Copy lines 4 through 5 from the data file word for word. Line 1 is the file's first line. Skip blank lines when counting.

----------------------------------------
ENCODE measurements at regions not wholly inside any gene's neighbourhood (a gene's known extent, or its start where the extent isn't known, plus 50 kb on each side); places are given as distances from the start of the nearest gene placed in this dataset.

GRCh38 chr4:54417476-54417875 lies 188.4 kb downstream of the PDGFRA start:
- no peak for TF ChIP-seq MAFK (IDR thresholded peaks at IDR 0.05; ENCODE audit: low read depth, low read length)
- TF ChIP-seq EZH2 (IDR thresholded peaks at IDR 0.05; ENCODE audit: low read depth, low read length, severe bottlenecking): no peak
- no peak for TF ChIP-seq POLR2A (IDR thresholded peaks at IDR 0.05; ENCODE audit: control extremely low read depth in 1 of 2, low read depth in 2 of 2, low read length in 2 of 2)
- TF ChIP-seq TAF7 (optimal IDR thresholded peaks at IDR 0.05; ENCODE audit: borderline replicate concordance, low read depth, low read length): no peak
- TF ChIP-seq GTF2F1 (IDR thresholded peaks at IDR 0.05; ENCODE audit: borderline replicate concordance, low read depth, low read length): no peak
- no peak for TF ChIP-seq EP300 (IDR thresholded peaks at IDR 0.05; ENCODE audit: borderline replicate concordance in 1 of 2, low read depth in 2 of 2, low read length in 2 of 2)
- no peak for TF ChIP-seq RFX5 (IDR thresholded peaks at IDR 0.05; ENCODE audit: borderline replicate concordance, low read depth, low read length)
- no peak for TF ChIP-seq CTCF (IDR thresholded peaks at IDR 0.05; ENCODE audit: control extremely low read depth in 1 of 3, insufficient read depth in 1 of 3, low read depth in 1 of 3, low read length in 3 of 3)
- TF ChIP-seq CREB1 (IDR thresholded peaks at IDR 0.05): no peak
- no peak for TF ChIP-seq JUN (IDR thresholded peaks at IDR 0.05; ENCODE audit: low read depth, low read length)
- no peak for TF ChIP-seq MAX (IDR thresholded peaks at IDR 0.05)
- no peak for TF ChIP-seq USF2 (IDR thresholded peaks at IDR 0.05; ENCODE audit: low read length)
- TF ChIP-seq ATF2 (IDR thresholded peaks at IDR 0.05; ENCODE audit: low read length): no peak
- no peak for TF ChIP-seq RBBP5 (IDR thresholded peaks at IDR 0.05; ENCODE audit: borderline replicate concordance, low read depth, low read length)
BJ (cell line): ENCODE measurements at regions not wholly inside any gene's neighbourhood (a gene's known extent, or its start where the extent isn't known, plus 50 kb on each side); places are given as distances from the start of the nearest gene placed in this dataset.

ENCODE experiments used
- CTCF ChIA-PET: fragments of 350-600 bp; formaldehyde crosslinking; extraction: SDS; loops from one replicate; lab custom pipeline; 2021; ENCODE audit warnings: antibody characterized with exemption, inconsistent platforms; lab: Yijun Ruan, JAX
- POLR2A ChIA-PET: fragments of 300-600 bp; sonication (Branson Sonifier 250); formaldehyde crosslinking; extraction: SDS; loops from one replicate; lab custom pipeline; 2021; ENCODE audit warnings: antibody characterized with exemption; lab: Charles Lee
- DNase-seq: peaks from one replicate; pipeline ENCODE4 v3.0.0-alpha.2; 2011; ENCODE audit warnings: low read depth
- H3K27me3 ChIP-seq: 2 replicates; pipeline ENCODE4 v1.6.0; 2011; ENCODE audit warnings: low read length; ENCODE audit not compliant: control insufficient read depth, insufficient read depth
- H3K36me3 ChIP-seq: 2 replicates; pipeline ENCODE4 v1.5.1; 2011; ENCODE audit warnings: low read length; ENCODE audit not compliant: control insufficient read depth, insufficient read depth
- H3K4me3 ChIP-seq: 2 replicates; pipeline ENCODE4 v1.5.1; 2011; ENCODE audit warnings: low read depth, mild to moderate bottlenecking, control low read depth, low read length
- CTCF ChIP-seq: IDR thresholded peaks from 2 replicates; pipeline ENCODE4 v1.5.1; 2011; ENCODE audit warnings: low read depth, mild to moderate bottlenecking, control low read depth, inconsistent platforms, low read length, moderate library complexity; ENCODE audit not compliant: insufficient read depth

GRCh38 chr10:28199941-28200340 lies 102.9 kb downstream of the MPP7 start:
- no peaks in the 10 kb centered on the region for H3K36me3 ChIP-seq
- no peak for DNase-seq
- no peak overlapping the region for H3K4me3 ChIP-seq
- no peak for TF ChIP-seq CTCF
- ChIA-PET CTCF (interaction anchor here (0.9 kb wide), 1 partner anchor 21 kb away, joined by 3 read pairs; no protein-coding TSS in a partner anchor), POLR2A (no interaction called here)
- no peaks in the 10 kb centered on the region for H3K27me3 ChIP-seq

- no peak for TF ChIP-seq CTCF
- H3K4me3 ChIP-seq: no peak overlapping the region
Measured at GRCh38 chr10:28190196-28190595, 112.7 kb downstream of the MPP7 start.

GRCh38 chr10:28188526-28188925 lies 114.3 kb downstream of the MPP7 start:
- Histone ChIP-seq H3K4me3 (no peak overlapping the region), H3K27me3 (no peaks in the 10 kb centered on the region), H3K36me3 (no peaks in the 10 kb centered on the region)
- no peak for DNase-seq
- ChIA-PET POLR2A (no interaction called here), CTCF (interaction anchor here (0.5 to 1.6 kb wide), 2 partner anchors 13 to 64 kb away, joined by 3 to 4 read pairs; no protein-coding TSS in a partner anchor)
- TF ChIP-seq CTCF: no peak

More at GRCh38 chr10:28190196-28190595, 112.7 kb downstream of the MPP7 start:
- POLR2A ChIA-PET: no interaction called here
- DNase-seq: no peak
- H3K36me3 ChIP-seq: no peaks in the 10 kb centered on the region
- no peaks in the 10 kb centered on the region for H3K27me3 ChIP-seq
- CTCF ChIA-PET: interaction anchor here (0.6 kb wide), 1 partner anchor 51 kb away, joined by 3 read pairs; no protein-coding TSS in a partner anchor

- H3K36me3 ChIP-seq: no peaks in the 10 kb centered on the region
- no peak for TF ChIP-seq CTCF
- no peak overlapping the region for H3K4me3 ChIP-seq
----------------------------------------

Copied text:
- TF ChIP-seq EZH2 (IDR thresholded peaks at IDR 0.05; ENCODE audit: low read depth, low read length, severe bottlenecking): no peak
- no peak for TF ChIP-seq POLR2A (IDR thresholded peaks at IDR 0.05; ENCODE audit: control extremely low read depth in 1 of 2, low read depth in 2 of 2, low read length in 2 of 2)